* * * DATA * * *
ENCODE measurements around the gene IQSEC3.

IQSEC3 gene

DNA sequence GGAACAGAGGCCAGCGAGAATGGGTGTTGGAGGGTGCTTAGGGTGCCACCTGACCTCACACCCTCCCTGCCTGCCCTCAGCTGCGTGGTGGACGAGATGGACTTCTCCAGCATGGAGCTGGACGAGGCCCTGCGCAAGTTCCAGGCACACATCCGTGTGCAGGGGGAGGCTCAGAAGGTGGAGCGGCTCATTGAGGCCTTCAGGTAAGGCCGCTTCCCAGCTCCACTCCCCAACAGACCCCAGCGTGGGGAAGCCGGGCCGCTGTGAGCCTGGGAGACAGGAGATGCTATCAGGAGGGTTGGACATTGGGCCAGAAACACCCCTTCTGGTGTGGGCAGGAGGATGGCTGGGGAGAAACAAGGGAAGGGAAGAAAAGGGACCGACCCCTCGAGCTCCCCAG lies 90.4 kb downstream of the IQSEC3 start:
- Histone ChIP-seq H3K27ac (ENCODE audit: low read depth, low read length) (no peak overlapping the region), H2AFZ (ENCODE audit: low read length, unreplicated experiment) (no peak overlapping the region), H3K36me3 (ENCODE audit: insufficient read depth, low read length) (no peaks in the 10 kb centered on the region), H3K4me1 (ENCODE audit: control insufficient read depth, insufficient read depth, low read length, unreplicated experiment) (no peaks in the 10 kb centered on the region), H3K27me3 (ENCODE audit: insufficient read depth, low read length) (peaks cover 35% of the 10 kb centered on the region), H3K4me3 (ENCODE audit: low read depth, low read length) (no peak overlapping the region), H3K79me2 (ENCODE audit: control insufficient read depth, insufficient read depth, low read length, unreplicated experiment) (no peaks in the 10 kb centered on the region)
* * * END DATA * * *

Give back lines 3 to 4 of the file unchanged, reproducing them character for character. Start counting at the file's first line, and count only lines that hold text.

DNA sequence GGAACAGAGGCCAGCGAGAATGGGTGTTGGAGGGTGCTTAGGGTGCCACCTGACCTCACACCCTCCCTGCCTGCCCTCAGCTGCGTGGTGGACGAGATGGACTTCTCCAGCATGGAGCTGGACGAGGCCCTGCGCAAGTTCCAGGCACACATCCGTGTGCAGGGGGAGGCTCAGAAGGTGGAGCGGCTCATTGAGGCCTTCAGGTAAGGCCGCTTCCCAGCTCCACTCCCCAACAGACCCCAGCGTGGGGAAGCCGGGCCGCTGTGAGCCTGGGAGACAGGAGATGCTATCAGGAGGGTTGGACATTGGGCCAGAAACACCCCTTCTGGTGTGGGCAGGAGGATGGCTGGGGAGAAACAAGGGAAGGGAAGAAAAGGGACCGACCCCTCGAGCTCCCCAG lies 90.4 kb downstream of the IQSEC3 start:
- Histone ChIP-seq H3K27ac (ENCODE audit: low read depth, low read length) (no peak overlapping the region), H2AFZ (ENCODE audit: low read length, unreplicated experiment) (no peak overlapping the region), H3K36me3 (ENCODE audit: insufficient read depth, low read length) (no peaks in the 10 kb centered on the region), H3K4me1 (ENCODE audit: control insufficient read depth, insufficient read depth, low read length, unreplicated experiment) (no peaks in the 10 kb centered on the region), H3K27me3 (ENCODE audit: insufficient read depth, low read length) (peaks cover 35% of the 10 kb centered on the region), H3K4me3 (ENCODE audit: low read depth, low read length) (no peak overlapping the region), H3K79me2 (ENCODE audit: control insufficient read depth, insufficient read depth, low read length, unreplicated experiment) (no peaks in the 10 kb centered on the region)